Thursday, January 21, 2010


When something terrible happens, the natural human tendency is to blame someone.  That’s the root of the deceptively simple question, “Why?”  The feeling is not so much that if we can discover who is responsible for the tragedy we can punish them and perhaps prevent it from occurring again—although that is certainly part of it—but more the feeling that such knowledge will help us understand something that is so inexplicably sad.  We don’t like the inexplicable; things that we don’t understand need to be explained, answers found, root causes exposed to the light.
The devastating earthquake in Haiti is the type of event that gives rise to a multitude of explanations; the sheer magnitude of the tragedy causes all sorts of people to give all sorts of answers.  Of course, the “Why” question is not going to be satisfied by reference to tectonic plates, fault lines, and potential energy.  The explanations we are hearing aren’t coming from scientists.  They are coming from religious figures like Pat Robertson, who declared that the earthquake was the result of Haiti making a pact with the devil to practice voodoo; from economists who blame economic policies for creating widespread poverty which made the human toll much greater among the poorer classes than among the wealthy; and sociologists, who have said that Haiti’s class system made the devastation much worse than it needed to be.
Nobody is satisfied with the most obvious and perhaps most accurate explanation: that bad things happen that destroy life.  Of course, that is less explanation than observation, but the world is like that.  Some things just can’t be explained.
In 1755 Portugal suffered a horrible earthquake that destroyed Lisbon, started fires that raged across the city, and unleashed tidal waves that created even more destruction.  While theologians and philosophers debated the “why?” of the earthquake, the marquis of Pompal, King Joseph I’s prime minister, said, “What now?  We bury the dead and feed the living.”  And that is what he led the nation to do, and within a year Lisbon was recovering.
The proper response to disaster is action, not theological and philosophical reflection.
There are Christian organizations who responded immediately to provide help and relief to Haiti: The Southern Baptist Convention, the Cooperative Baptist Fellowship, Catholic Relief Services, Samaritan’s Purse, World Vision, Episcopal Relief and Development, the Salvation Army, and many others.  Other religious groups responded as well, including American Jewish World Services, B'nai B'rith International, and Islamic Relief USA.   And of course there are many, many secular and governmental agencies that are hard at work, led by the Red Cross, but also including the United Nations, Beyond Borders, Doctors Without Borders, United Way Worldwide, American Refugee Committee—this list is long, exceeding over 20 organizations that I could find.  And people of all races, religions, and ethnicities are donating to these and other organizations.  They are doing something.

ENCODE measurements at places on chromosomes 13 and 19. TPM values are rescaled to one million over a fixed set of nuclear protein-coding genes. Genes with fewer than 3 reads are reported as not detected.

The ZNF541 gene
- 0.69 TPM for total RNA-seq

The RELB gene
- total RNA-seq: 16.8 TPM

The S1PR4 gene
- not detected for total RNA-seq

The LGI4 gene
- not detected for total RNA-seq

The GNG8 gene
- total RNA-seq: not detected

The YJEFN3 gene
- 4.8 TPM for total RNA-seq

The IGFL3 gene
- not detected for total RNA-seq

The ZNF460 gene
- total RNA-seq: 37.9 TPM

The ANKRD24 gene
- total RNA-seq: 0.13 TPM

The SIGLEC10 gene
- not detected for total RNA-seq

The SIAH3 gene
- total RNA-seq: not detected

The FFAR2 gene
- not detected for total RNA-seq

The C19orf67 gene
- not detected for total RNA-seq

It’s borders on the obscene, however, to classify these responses, as I’ve done, according to religious terms, as if there is such a thing as a Christian response, a Jewish response, a Muslim response, or a secular response.  No, no, no.  There is just a human response.  This is the way it is supposed to be.  Christians, Jews and Muslims spend far too much time fighting each other, arguing who is right and who is wrong, and all three taking on the forces of secularism, atheistic humanism, yada yada yada.  When disaster strikes, all that stuff has to go out the window and we all have to respond, cooperate, and work together.  To do any less is sub-human and subverts whatever truth-claims any of us would espouse.
Sure, one might say, in times of crisis we put that stuff aside and work together temporarily, but in normal times, when there is no crisis….  Well, normal times for whom?  Tell the more than 12 million children in Africa who have been orphaned by war or AIDS that there is no crisis.  For them, crisis is normal.  The human slave trade is a $12 billion annually industry; more than 2 million children are exploited in the commercial sex industry—aren’t these crises?
I am sure that these things sadden God, and that he really doesn’t care who does something about it as long as someone does.  I’m pretty sure that he wants us—all people—to stop debating each other and to work together.  And I’m sure that when we do, it makes him happy.  He might even call it the Kingdom of God.

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